Posts Tagged ‘birds’

I have said it more than once.

Autumn came so quickly.

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Seemed like I was just sitting on the shore, drink in hand and watching the evening sunset.

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Then this. Wham! My youngest was heading back to university.

Once the kid left it seemed there were changes every place I looked. Of course, I found some sadness in this. It was like a scorecard I was keeping. Yup, check off one more not-so-happy thing.

Keep in mind, I was also experiencing a New England autumn after being away twenty-four years during this very season. Lot of transitioning. On many different levels.

Leaves on the trees turned glorious, riotous shades and then fluttered to the ground. Skeletons in their wake.

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The ice cream shops were now sporting signs like “Closed For The Season” and “See You In The Spring!”

Del’s, an extremely popular Rhode Island frozen lemonade business, shuttered their stands and trucks instantly went into hibernation.

The birds, who were annoyingly loud outside our bedroom window in the wee hours of the morning, silenced overnight.

All of the neat little nests dotting our yard and stuffed under the eaves had “vacancy” signs on them.

No more pleasure boats zipping down the bay. Now they are white, shrink wrapped objects perched on steel stands and peppering boatyards all over the state.

The sun setting just minutes after my afternoon tea. Okay, I don’t have an afternoon tea but it sounded so good. My point is the sunset was no longer an evening thing.

Even our compost bin eventually went quiet. Crickets. Anyone who composts food and plant scraps knows you practically need a pair of goggles or a gas mask when you open the lid in the summer. Especially if it wasn’t recently turned. Smells and a million, billion fruit flies make a fruit-line to your face. No activity, at all, once temperatures drop.

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But there was one thing that really made me realize the wonderful summer season came to an end and it sort of made me sad. Not as sad as the youngest leaving or as sad as losing and missing our loved ones. But still. Like it was the last and final straw of summer.

The osprey left.

Ospreys are magnificent birds of prey. Huge raptors. Looks like a big hawk or eagle. Moonlight as fishermen. Has a few young ones in the Spring. And then once autumn arrives it quickly flies off in the direction of South America. The ginormous nests, a convenient five minute walk from our house, are in the marshland and built on tall wooden roosts. Now totally empty.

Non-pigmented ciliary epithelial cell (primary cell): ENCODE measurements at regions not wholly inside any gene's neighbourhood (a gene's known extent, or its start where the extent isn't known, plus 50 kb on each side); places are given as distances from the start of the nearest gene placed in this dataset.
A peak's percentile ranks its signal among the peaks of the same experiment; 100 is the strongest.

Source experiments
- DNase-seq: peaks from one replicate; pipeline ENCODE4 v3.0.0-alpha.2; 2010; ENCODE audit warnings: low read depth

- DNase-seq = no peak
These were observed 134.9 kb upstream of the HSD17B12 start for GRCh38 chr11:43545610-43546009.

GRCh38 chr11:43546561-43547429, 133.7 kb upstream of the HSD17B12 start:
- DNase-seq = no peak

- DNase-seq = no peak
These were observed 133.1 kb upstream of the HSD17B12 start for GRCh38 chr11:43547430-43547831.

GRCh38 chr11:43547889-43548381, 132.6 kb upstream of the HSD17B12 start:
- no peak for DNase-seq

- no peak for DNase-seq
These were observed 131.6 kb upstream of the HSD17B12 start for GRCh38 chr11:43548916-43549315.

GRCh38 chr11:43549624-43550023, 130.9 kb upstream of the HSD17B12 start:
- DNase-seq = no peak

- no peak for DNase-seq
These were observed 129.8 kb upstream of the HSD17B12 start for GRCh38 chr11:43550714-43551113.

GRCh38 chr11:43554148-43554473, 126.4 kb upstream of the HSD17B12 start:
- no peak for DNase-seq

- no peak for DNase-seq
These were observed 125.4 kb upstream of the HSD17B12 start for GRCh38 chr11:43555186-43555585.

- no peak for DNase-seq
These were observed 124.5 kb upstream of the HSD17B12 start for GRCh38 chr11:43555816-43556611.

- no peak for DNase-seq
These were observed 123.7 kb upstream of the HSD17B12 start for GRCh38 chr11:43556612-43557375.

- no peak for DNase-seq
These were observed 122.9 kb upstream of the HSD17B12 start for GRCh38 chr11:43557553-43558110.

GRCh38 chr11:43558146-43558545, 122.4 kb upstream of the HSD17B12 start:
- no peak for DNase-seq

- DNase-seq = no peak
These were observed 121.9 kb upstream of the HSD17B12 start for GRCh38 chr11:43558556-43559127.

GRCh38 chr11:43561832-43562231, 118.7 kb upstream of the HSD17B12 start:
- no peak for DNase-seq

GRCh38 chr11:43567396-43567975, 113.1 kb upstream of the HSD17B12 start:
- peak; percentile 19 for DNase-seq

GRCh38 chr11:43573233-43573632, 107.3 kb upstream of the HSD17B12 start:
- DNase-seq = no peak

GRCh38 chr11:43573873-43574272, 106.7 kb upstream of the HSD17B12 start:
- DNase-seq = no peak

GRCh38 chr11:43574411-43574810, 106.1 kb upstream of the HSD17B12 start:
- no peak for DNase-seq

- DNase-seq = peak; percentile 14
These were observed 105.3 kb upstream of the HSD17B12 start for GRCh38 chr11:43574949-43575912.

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When I saw the empty nest my eyes filled up. Silly really. Because I know they are coming back in the Spring. I also realize it was some type of temporary Mommy transference phenomenon.

Summer was truly gone.

So, what to do?

The only thing is to shake if off and approach autumn with gusto. Enjoy every minute. Be glad of the different seasons because it is a continual promise. When one ends another beautiful season begins.

Sometimes that is easier said than done. Especially when the afternoon sky is dark and it gets cold. Autumn quickly becomes winter.

In the coming days I will share things that have enhanced and cheered my autumn and winter. I’m normally a happy sort and have been enjoying it. It does not have to be gloomy. It’s all up to me. It’s all up to you.

While we sit and wait for the osprey’s return.

 

 

 

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As I walked through the park in Delhi a few months ago I kept my eyes and ears open. I was soaking up the sights. You’ve seen my photos so you know there’s a lot going on in India.

Ran into this guy. I now know it’s an Ibis. I had heard the word but never actually saw one.

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I then spied what appeared to be common stepping stones. I look closer because I see writing on some of them.

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It’s a white man’s world. I wonder who wrote that.

I kept moving.

Out of the corner of my eye I saw this little guy peeking out of a tree.

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Too cute.

I then strolled around the herb garden. Pat myself on the back when I recognize the herbs without reading the signs. But I see this sign.

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Oh, I know this. I know mint. Yep, that looked quite familiar. I had, at one time, thought that mint would be a welcome addition to our first garden. Many years ago. I was wrong. It is totally invasive with its little runners.

Helpful hint. If you want to plant mint in your garden make sure it is in the pot when you put it in the soil. The roots will be contained and not creeping into your neighbor’s yard.

I look closer because I still like mint. I’m not holding the invasiveness against it.